Allies in the Wind: Prologue

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Cover photo of John Howard's Allies in the Wind

 

Prologue

September 1940
Captain Jake West
US Army Air Forces

     West had secured passage back to the US on a fast freighter. It would leave Liverpool sailing in convoy for the United States on the morning of September 9th. The family had gathered with him in London on the evening of the 6th. He had knelt on the sidewalk to give chocolate to his young cousins. It was the first candy the children had seen since the beginning of rationing. They took it carefully with wide eyes from their very odd foreign relative. For his aunts he brought traveling dresses West’s mother had picked out back in the States. The women worried about all of the details of travel and immigration in the midst of war. But the brash young American relative had all the paperwork, funds, and answers. They were only too glad to trust him after a summer that had brought widowhood.

     He had promised both women that he would come back on the 8th. One final visit to observe RAF operations as the Battle of Britain accelerated toward its peak. Once reunited they would take ship out of Liverpool. His aunts were mere days from escaping to the US. A world beyond the ocean that appeared not only safe, but as rich and prosperous as the Britain of their childhoods.

    The Germans first true determined raid on London hit on the 7th, while West was at RAF Biggin Hill south of the capital. The high explosive bomb followed immediately by an incendiary fire bomb destroyed the lodgings of West’s aunts and cousins. West had arrived on the morning after the bombing, the 8th. He was in time to see the bodies in the street on stretchers being covered with blankets. In the reek of smouldering ruins West’s first image of the dead was his aunt’s arm grasping rigidly above her and the bodies of her children. The white bones of her fingers rose upwards from her burnt flesh split open from crotch to head from the roasting heat. As he knelt over the bodies of the children he saw them untouched by fire. Unlike their mothers they lay as if asleep. Only the cold blue pallor of their faces and hands in the morning light confirmed they were dead.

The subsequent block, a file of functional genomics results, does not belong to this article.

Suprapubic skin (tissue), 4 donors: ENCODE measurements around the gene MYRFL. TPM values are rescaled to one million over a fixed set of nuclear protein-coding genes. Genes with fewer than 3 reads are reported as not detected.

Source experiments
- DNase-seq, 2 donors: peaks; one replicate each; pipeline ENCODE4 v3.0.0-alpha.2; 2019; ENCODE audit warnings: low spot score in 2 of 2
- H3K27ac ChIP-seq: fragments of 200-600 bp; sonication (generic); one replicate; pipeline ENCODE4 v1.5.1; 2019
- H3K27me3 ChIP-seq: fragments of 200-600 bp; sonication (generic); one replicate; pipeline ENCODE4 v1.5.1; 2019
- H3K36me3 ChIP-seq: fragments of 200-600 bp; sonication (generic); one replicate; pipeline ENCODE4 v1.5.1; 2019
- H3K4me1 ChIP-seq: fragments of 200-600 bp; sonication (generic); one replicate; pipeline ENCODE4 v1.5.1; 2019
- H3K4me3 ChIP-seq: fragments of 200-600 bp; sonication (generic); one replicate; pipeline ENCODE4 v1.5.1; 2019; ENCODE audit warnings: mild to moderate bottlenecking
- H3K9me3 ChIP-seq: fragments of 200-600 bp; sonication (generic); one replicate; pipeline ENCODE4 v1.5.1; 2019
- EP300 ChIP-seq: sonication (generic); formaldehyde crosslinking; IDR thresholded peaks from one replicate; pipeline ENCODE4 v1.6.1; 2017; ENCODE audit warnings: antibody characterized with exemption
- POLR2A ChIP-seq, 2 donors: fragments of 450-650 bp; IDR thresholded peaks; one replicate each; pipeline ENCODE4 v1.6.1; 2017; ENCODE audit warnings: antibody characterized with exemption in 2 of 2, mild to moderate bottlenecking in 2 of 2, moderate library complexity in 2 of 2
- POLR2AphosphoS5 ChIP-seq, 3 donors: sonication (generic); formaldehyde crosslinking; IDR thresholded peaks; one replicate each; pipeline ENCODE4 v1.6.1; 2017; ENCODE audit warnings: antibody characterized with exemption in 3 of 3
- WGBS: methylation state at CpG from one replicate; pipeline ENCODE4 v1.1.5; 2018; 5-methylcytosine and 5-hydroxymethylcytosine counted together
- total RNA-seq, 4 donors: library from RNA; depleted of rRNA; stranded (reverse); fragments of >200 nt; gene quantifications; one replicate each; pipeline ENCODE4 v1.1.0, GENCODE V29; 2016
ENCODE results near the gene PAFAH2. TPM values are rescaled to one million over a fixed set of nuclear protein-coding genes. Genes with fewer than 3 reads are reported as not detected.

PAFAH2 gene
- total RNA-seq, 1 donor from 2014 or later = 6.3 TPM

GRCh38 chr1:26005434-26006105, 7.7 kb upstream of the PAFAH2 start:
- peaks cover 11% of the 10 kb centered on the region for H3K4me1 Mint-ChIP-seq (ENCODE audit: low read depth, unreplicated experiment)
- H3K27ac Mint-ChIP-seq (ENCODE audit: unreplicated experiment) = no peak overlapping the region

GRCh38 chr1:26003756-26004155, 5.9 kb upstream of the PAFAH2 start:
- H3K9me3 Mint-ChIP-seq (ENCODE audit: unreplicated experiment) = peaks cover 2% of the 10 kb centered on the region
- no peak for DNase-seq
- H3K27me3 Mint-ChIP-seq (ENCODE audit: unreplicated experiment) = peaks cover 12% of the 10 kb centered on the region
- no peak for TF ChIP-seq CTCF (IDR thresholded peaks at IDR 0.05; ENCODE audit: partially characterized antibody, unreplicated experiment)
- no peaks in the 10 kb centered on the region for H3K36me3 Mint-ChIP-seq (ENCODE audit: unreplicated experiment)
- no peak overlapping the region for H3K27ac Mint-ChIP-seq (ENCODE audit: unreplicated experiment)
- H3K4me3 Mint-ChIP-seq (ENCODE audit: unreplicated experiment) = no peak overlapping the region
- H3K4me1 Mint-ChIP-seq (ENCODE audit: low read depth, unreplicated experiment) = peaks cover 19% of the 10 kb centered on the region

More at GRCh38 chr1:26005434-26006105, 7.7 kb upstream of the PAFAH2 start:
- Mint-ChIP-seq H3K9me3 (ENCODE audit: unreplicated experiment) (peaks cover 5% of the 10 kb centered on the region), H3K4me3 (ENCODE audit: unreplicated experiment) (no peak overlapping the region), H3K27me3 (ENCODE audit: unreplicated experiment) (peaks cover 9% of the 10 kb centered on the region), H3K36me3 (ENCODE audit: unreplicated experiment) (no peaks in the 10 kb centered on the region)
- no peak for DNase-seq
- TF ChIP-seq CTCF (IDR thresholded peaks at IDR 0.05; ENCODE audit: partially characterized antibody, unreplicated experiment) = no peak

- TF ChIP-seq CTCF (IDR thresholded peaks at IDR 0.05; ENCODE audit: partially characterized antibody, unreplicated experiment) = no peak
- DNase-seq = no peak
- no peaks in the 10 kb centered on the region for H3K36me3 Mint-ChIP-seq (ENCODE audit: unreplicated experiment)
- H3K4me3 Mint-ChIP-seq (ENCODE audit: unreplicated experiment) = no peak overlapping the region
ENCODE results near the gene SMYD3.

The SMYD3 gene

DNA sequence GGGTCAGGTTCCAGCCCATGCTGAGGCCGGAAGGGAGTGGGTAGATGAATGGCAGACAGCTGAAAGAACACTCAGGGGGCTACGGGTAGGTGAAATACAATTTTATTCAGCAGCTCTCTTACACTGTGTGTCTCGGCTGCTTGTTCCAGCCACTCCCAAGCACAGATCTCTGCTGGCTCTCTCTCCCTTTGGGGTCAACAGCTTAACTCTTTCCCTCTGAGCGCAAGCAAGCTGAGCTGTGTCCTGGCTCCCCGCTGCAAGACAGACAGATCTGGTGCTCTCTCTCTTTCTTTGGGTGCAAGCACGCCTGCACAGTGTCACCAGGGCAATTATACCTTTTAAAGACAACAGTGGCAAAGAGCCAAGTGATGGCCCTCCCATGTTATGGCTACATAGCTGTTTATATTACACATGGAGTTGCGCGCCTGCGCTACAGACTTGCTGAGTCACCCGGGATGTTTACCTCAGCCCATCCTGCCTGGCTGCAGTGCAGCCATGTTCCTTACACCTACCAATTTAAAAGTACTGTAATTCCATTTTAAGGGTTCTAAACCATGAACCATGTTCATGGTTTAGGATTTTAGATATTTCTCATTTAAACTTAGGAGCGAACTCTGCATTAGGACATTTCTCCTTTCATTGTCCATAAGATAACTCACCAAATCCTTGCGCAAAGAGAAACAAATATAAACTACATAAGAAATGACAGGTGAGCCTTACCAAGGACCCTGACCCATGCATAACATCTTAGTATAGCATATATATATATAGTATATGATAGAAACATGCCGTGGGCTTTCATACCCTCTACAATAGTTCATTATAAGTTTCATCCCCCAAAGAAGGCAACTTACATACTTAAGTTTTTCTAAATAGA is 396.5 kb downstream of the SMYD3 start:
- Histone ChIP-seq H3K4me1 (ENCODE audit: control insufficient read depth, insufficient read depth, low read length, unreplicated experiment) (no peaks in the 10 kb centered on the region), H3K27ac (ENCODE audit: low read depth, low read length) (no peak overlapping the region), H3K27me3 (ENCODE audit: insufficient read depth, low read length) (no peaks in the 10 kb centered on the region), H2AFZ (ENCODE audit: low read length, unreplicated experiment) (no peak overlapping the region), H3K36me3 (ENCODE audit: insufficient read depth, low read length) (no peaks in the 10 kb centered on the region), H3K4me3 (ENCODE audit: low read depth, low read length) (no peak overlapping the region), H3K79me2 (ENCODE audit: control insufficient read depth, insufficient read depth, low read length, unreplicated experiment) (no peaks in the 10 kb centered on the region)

The volunteer coroner leaned down towards West. It had fallen to the coroner all summer to not only collect bodies, but to help retrieve them, and to break the news to surviving family. There was no way for the coroner to know from West’s civilian clothes that West was a foreign military officer.

     The smell of burnt bodies was something you never accepted. Your mind knew what it was instinctively. It made you want to run away. It followed you throughout the rest of your life echoing in otherwise normal smells: a dessert; unwashed clothes; or old milk. What was new for West was that it was flesh of his family – of his flesh. Of a family he had come to protect. That in a perverse way he had exposed to the change in German tactics.

     “Chum, you better come down to the warden. They’ll take care of you and give you some advice making arrangements for the dead.”

     The deafening sound and smell of cordite during the brutal bombing West had endured in a slit trench back at the RAF base mixed with the stench before him. He rose slowly and brushed his jet black hair back absently.

     It occurred to him that beyond all the press heroics, these people were losing a war. He let the coroner steer him away by the arm, then froze. The strength of the young American caused the coroner to let go.

     “There is a body missing. A girl. My cousin Mary,” said West.

     West twisted free as if to recount the bodies of the children. And as he swung back toward them there was a desperate cry.

     “Cousin Jake! Oh no!” cried a young girl.

     She ran out of the side street. Both of the men moved to block her. To keep her away from the bodies of her mother, of her little brothers, of her aunt, and of her cousins. She threw herself onto the young American, her eyes wide with fear, her face streaked with dirt from her hiding place. West wrapped his arms around her, swept her up in his arms, and turned toward where the coroner had pointed to the air raid wardens van.

     “We’ll have a cup of tea, Mary, just down here where they need us,” he said as he held her tight and walked through the rubble.

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